Photo Courtesy Netflix
I really love horror movies. So when I heard Netflix was coming out with a Korean Zombie TV show, I knew I had to watch.
Netflix’s “All Of Us Are Dead” follows Hyosan High School, where a deadly virus causes infected people to attack anyone and anything. If you’re bitten, you’re dead. We see different groups of high schoolers, government officials, and many others throughout the show. Death is prevalent, and sorrow is ubiquitous.
One of the main groups we see is high schoolers Lee Su-hyeok, Choi Nam-ra, Lee Cheong-san, Nam On-jo, amongst other students. These characters go through much heartache, from losing friends and family to dealing with teenager drama. The character development throughout the show was outstanding, especially how the actors portray their respectable characters. Normally, you see zombie apocalypse where the main characters are adults, but what you gain with teenagers is the emotion and hurt they feel. Teenagers equate everything as the same amount of difficulty, life or death, failing a class. Being in a zombie apocalypse also takes a certain amount of emotional maturity, being able to kill someone to save your own life, even if it’s one of your classmates.
I also really enjoyed how the story was almost always unpredictable. You never knew who was going to turn into a zombie, sacrifice themselves, or turn against the rest. The villains of the story are fueled by anger and revenge, yet you still feel bad for them. The show allows each character to have their own path of bravery or vengeance, yet grants them redeeming qualities. Even the most troubled character has a past which is highlighted by the difficulty of living through an apocalypse.
I thought the plot of the story was extremely interesting and well thought out. It jumps from different groups of people, adding to their own perilous journey, and keeping the show interesting by leaving the watcher compelled to see what happens next. They focus on highlighting the gritty fights and bloodthirsty zombies, and it works out in their favor. Almost every episode ends in a cliffhanger, and makes you want to keep watching.
The tv show overall wasn’t completely scary. There are few jump scares and low hums of suspenseful music throughout the episodes, but really the only part that made me nervous was the amount of realistic special-effects makeup there was.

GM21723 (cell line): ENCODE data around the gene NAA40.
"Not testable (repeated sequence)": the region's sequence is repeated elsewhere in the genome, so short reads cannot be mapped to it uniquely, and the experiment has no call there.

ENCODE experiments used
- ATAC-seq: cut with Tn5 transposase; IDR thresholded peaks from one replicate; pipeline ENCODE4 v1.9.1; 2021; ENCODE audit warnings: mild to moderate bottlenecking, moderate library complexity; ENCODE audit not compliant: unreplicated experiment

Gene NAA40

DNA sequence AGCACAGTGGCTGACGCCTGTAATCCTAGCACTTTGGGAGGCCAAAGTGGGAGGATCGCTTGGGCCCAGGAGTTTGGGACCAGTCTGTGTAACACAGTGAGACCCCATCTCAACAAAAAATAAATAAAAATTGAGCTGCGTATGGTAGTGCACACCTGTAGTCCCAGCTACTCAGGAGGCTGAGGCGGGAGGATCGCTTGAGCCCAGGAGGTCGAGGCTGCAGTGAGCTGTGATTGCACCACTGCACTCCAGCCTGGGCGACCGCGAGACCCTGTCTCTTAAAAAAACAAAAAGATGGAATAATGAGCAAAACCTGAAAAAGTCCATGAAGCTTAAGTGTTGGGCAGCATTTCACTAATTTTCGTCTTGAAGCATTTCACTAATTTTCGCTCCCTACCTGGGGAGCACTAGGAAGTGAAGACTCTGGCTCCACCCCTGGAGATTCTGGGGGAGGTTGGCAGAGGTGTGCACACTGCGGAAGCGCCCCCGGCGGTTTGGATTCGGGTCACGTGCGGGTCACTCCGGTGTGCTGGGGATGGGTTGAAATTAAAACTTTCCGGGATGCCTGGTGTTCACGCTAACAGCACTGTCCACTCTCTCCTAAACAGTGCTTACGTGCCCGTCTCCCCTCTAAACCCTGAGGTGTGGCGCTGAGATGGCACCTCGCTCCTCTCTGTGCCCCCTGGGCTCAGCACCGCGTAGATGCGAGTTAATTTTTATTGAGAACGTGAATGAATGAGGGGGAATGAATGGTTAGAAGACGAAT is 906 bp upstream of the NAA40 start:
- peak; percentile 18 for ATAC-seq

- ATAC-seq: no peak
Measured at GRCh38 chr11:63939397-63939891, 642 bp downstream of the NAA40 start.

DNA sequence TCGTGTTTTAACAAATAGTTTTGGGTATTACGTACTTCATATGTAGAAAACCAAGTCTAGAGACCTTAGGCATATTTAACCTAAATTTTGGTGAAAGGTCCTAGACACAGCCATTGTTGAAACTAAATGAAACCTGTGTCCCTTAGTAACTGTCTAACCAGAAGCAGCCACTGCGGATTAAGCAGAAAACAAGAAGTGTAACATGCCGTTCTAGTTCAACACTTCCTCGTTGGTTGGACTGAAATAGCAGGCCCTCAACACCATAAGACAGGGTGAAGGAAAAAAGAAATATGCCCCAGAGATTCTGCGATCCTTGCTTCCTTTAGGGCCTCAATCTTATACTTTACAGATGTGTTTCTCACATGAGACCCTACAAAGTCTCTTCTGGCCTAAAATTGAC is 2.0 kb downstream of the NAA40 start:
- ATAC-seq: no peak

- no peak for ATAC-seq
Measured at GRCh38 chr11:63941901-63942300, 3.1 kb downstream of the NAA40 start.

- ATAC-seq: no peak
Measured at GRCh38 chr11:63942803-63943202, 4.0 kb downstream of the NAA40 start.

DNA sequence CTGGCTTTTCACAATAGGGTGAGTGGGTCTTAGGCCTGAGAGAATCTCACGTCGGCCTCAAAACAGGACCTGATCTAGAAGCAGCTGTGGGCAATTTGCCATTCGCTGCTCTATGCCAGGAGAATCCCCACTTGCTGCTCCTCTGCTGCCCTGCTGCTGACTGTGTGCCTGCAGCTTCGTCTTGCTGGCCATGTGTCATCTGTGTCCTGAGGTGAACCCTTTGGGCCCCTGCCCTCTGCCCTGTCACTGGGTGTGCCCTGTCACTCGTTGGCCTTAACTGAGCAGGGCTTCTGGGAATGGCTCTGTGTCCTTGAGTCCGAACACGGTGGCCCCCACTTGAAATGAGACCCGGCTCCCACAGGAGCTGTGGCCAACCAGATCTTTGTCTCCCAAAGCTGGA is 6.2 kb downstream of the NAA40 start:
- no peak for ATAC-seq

When it comes to zombie movies, it’s impossible to avoid the crazy amount of gore and guts you’ll see. In this instance, the fake blood and zombie makeup was exceptional. I often found myself covering the screen with my hand, and yet still trying to look because of how realistic the prosthetics looked. It was also quite interesting how the color red was the most prevalent out of all of the colors in the show. With a tv show with as much blood as it had, the contrast between the grayish-blueish sky and muted colors of a decaying school, versus the scarlet color of death was truly fascinating.
Recently, Netflix’s Squid Game gained the most popular title, reaching 1.65 billion hours of viewing in 28 days following its Sept. 17 premiere, according to Netflix. It’s no doubt that a second futuristic, psychological horror tv show is going to gain popularity. Just because there is a language barrier doesn’t mean people won’t enjoy it, especially when the plot and characters are as outstanding as this one.
The best part about this show was by far the easily identifiable contrast between Korean and American media. Oftentimes in American shows and movies, they are portrayed as a comedy, with witty dialogue and goofy fighting scenes between human and zombie. There are plenty of non-comedic movies out there, but the most popular ones do not portray it as well as “All Of Us Are Dead.”
This show was spectacular and I would recommend it to anyone who has a similar love of horror movies and/or high schooler drama. It may not be for the faint of heart, especially if you don’t like hyper-realistic gore. However, with 12 episodes, each being about an hour long, this show was absolutely worth the watch.